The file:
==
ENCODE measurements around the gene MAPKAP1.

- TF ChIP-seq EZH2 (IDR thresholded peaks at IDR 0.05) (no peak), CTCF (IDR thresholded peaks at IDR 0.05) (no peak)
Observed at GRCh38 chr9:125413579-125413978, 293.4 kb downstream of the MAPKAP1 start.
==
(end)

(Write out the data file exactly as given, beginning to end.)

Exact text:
ENCODE measurements around the gene MAPKAP1.

- TF ChIP-seq EZH2 (IDR thresholded peaks at IDR 0.05) (no peak), CTCF (IDR thresholded peaks at IDR 0.05) (no peak)
Observed at GRCh38 chr9:125413579-125413978, 293.4 kb downstream of the MAPKAP1 start.